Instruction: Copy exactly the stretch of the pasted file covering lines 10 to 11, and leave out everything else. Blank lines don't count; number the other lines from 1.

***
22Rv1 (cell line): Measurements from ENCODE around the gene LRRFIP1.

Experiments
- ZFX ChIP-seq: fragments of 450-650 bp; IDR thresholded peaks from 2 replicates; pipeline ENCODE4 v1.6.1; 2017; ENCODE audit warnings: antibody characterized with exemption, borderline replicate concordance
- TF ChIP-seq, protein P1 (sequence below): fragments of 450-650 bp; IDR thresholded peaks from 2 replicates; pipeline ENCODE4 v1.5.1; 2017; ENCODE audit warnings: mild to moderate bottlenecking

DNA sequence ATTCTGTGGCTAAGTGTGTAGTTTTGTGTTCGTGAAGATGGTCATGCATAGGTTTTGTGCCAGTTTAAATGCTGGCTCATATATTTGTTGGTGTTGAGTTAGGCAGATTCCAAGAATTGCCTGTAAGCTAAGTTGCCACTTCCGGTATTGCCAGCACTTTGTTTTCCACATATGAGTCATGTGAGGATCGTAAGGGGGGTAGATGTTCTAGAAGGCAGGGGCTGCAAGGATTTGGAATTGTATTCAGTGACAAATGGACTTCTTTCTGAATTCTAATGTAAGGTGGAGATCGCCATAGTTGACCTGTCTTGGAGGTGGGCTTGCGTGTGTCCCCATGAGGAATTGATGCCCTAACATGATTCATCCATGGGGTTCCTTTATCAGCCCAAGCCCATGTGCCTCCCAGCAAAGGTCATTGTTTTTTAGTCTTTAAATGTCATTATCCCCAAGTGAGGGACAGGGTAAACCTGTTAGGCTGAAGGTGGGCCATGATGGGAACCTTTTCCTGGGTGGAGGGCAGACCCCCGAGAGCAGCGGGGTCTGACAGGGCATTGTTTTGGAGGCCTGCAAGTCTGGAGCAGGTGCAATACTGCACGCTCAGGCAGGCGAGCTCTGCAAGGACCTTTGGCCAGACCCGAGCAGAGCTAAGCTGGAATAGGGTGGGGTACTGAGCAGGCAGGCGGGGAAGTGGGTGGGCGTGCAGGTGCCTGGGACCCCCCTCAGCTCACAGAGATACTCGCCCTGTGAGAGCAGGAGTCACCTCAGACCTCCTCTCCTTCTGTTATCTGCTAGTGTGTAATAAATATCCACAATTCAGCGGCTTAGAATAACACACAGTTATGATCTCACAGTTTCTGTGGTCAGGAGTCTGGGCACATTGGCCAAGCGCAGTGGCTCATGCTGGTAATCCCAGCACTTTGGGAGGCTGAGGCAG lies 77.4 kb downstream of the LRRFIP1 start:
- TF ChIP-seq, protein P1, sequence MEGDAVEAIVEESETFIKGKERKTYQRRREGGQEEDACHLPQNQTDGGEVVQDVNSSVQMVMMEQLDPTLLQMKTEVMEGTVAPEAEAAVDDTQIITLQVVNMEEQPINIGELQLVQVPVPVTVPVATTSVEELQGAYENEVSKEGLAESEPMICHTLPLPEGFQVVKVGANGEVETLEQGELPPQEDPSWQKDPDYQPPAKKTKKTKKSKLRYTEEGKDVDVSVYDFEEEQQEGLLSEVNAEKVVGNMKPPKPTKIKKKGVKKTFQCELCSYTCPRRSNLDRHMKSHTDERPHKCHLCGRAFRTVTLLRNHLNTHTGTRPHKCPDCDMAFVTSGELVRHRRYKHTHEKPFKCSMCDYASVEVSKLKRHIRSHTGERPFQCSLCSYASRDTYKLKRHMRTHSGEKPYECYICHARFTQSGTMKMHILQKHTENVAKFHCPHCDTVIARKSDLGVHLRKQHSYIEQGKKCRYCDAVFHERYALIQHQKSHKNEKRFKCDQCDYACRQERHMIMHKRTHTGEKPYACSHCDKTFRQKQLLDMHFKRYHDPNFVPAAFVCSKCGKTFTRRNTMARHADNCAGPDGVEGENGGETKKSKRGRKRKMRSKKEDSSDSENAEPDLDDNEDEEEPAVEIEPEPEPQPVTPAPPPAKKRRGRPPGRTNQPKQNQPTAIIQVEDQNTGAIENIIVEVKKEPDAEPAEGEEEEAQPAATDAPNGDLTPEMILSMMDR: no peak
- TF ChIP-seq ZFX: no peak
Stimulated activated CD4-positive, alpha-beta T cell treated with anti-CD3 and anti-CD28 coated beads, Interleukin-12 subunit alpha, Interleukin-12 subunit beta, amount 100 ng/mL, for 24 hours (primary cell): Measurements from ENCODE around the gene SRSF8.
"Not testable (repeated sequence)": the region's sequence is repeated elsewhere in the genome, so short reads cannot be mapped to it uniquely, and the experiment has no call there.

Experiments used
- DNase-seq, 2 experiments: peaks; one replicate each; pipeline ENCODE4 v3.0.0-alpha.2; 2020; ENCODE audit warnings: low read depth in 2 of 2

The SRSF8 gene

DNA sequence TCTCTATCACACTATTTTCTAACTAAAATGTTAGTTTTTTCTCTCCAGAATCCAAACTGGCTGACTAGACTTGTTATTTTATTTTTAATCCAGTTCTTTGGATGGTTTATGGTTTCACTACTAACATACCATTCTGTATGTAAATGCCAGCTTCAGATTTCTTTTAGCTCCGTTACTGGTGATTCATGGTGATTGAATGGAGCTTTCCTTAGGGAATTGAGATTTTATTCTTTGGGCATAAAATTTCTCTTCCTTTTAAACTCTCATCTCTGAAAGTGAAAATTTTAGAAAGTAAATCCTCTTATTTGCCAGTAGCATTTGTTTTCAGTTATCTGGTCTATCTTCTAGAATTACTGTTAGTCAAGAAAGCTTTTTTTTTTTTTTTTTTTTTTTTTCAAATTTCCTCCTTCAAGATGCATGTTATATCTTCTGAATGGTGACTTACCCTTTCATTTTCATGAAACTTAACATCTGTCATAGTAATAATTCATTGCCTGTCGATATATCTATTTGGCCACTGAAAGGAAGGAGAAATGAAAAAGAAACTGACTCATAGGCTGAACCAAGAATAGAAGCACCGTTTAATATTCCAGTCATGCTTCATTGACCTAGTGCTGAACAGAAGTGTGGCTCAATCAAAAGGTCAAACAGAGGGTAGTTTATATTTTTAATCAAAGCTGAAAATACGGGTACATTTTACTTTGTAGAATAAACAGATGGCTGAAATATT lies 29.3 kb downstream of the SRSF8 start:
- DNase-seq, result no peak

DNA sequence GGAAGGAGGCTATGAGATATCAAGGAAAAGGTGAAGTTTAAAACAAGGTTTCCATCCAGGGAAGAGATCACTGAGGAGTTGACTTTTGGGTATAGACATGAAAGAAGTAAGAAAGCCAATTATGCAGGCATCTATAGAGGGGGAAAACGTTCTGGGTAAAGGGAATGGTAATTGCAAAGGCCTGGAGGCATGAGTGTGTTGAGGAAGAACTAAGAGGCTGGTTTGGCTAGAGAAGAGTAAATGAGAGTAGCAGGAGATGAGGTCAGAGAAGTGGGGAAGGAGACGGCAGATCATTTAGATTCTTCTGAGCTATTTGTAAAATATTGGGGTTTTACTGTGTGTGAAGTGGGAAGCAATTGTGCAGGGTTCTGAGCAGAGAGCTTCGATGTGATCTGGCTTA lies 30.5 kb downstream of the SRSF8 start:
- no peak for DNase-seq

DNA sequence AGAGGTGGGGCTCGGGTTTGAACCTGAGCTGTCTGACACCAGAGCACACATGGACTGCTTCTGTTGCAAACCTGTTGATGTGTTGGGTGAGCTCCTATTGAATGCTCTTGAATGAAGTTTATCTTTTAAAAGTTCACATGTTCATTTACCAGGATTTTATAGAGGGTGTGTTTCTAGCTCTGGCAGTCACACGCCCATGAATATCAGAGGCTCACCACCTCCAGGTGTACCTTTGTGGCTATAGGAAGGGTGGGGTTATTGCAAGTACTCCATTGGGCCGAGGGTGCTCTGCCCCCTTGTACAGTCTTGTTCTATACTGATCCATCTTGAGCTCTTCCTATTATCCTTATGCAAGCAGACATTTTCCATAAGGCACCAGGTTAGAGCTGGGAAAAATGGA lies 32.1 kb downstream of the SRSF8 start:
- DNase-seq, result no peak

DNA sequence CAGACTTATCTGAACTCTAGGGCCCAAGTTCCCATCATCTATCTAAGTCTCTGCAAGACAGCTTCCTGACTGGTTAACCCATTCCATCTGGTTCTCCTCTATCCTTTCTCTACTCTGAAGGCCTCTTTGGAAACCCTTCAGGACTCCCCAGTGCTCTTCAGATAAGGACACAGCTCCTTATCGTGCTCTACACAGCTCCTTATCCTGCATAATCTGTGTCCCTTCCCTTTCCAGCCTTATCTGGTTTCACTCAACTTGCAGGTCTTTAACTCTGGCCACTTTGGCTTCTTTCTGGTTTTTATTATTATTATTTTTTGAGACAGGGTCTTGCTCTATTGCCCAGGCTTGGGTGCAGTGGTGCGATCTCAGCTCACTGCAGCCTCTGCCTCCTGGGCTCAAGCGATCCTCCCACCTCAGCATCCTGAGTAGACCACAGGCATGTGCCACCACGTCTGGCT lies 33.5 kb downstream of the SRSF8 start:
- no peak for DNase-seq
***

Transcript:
Experiments used
- DNase-seq, 2 experiments: peaks; one replicate each; pipeline ENCODE4 v3.0.0-alpha.2; 2020; ENCODE audit warnings: low read depth in 2 of 2